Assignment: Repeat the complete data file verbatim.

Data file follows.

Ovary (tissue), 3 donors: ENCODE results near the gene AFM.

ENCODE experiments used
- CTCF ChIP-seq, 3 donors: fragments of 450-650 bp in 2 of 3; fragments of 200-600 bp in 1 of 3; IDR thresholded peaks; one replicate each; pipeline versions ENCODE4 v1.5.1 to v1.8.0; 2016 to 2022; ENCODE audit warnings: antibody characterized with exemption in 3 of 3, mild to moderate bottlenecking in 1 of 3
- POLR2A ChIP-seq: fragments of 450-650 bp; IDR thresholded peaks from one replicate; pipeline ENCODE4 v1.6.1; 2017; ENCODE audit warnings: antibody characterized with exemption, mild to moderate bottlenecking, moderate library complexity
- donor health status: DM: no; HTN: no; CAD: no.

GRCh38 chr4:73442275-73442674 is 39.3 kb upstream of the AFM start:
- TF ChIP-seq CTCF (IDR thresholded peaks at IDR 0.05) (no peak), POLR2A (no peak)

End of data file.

Ovary (tissue), 3 donors: ENCODE results near the gene AFM.

ENCODE experiments used
- CTCF ChIP-seq, 3 donors: fragments of 450-650 bp in 2 of 3; fragments of 200-600 bp in 1 of 3; IDR thresholded peaks; one replicate each; pipeline versions ENCODE4 v1.5.1 to v1.8.0; 2016 to 2022; ENCODE audit warnings: antibody characterized with exemption in 3 of 3, mild to moderate bottlenecking in 1 of 3
- POLR2A ChIP-seq: fragments of 450-650 bp; IDR thresholded peaks from one replicate; pipeline ENCODE4 v1.6.1; 2017; ENCODE audit warnings: antibody characterized with exemption, mild to moderate bottlenecking, moderate library complexity
- donor health status: DM: no; HTN: no; CAD: no.

GRCh38 chr4:73442275-73442674 is 39.3 kb upstream of the AFM start:
- TF ChIP-seq CTCF (IDR thresholded peaks at IDR 0.05) (no peak), POLR2A (no peak)